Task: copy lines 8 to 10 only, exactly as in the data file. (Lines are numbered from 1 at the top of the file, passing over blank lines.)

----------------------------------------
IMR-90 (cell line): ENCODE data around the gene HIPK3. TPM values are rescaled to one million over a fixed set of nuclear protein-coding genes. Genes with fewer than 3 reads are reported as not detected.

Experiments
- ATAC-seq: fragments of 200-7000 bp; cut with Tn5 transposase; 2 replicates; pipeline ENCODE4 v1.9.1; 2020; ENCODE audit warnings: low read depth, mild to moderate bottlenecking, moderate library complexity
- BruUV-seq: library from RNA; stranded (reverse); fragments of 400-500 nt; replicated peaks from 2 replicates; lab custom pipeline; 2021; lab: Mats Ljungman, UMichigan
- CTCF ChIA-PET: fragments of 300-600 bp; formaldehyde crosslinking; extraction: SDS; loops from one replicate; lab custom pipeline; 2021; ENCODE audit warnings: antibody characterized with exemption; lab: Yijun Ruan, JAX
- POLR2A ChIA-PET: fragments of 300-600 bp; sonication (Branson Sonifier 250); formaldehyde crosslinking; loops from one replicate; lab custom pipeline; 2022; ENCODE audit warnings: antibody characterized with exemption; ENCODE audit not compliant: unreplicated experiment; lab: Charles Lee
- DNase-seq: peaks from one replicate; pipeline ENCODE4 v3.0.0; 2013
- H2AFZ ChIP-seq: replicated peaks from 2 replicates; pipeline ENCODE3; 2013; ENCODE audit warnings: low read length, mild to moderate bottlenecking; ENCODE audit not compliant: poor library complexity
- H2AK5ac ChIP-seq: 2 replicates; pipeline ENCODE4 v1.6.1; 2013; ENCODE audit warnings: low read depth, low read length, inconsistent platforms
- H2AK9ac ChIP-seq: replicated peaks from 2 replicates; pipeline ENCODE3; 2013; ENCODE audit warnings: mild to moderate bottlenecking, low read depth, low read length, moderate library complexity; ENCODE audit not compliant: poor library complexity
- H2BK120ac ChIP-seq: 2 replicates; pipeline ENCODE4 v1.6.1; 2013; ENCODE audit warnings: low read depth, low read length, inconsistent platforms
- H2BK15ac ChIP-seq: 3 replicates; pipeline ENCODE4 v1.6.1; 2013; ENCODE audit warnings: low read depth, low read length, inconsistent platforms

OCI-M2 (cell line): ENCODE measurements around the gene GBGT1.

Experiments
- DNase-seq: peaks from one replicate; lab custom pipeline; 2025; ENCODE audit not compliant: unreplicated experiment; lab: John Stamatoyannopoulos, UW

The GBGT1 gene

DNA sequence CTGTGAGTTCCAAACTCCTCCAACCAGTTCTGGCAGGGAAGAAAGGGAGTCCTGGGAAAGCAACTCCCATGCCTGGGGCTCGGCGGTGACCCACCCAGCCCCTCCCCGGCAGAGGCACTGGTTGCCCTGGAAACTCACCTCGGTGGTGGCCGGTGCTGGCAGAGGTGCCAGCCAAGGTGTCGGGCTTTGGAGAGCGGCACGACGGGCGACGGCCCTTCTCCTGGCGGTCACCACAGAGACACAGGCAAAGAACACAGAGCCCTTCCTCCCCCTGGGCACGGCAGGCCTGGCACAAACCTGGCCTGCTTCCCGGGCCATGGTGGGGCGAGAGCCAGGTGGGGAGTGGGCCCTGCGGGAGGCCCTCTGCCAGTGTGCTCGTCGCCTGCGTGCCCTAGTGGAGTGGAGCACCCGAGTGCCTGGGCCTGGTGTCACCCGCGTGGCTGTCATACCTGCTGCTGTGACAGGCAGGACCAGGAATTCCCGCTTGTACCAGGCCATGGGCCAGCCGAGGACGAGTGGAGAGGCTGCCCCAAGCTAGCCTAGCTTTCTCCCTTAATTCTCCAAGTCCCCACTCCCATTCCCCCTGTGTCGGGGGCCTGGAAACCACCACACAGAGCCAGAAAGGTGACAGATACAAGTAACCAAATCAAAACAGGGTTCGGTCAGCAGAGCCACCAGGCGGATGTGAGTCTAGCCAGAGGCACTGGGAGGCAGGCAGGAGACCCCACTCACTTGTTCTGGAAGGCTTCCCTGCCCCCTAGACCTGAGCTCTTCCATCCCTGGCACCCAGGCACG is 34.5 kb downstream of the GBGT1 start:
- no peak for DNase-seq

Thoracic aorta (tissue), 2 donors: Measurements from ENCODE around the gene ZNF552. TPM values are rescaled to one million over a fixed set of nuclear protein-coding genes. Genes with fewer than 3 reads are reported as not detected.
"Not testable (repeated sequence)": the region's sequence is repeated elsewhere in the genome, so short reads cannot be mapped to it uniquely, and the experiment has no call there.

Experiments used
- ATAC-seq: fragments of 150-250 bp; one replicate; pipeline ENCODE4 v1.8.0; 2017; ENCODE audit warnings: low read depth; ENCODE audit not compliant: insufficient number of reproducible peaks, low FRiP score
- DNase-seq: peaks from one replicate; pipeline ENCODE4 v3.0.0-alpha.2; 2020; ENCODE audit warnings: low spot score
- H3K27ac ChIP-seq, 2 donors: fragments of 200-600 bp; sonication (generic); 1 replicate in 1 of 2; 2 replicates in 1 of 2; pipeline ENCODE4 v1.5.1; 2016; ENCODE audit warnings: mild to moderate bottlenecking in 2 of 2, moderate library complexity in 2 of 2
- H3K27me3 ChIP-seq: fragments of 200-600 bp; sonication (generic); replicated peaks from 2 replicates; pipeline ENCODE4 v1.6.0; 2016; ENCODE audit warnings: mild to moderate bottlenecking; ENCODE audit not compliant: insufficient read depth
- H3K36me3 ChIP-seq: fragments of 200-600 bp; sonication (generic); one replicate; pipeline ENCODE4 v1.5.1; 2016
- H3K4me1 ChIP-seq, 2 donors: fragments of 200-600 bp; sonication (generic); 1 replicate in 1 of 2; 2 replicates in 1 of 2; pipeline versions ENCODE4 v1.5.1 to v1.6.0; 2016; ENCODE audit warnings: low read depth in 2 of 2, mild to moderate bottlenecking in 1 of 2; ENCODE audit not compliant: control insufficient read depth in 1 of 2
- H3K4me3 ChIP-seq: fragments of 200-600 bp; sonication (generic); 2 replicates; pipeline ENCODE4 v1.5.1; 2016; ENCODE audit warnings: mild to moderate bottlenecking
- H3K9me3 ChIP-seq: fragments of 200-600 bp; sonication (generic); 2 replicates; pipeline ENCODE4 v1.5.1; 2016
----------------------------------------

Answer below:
- H2AFZ ChIP-seq: replicated peaks from 2 replicates; pipeline ENCODE3; 2013; ENCODE audit warnings: low read length, mild to moderate bottlenecking; ENCODE audit not compliant: poor library complexity
- H2AK5ac ChIP-seq: 2 replicates; pipeline ENCODE4 v1.6.1; 2013; ENCODE audit warnings: low read depth, low read length, inconsistent platforms
- H2AK9ac ChIP-seq: replicated peaks from 2 replicates; pipeline ENCODE3; 2013; ENCODE audit warnings: mild to moderate bottlenecking, low read depth, low read length, moderate library complexity; ENCODE audit not compliant: poor library complexity